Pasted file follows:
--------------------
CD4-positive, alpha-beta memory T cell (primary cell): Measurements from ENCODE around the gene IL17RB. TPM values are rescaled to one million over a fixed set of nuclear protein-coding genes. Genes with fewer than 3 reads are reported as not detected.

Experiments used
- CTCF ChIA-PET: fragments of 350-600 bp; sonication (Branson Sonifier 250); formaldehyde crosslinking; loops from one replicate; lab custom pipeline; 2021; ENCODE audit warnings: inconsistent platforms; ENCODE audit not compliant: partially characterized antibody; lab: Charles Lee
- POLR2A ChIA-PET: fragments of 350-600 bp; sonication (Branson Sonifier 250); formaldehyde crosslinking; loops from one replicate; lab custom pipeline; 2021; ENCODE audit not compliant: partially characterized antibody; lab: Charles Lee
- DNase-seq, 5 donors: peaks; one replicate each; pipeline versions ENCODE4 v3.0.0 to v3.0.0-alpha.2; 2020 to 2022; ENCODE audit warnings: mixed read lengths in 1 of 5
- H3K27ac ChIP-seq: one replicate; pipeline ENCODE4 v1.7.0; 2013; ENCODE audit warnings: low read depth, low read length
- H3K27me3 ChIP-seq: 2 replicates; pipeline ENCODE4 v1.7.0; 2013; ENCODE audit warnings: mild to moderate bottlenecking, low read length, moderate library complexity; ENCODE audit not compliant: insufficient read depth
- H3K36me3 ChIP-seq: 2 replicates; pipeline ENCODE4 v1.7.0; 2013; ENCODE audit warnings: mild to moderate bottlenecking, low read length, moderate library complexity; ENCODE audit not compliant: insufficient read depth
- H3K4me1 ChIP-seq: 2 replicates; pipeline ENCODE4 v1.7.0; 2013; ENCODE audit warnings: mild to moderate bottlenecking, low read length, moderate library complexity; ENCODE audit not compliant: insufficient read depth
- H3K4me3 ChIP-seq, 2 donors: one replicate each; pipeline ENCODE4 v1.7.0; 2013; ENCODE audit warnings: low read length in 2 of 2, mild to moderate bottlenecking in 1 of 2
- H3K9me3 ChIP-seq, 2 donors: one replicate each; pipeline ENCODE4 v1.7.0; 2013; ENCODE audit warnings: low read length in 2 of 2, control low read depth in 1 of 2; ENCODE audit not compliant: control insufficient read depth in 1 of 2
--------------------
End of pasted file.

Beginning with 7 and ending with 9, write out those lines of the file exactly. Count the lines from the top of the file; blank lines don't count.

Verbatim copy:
- H3K27me3 ChIP-seq: 2 replicates; pipeline ENCODE4 v1.7.0; 2013; ENCODE audit warnings: mild to moderate bottlenecking, low read length, moderate library complexity; ENCODE audit not compliant: insufficient read depth
- H3K36me3 ChIP-seq: 2 replicates; pipeline ENCODE4 v1.7.0; 2013; ENCODE audit warnings: mild to moderate bottlenecking, low read length, moderate library complexity; ENCODE audit not compliant: insufficient read depth
- H3K4me1 ChIP-seq: 2 replicates; pipeline ENCODE4 v1.7.0; 2013; ENCODE audit warnings: mild to moderate bottlenecking, low read length, moderate library complexity; ENCODE audit not compliant: insufficient read depth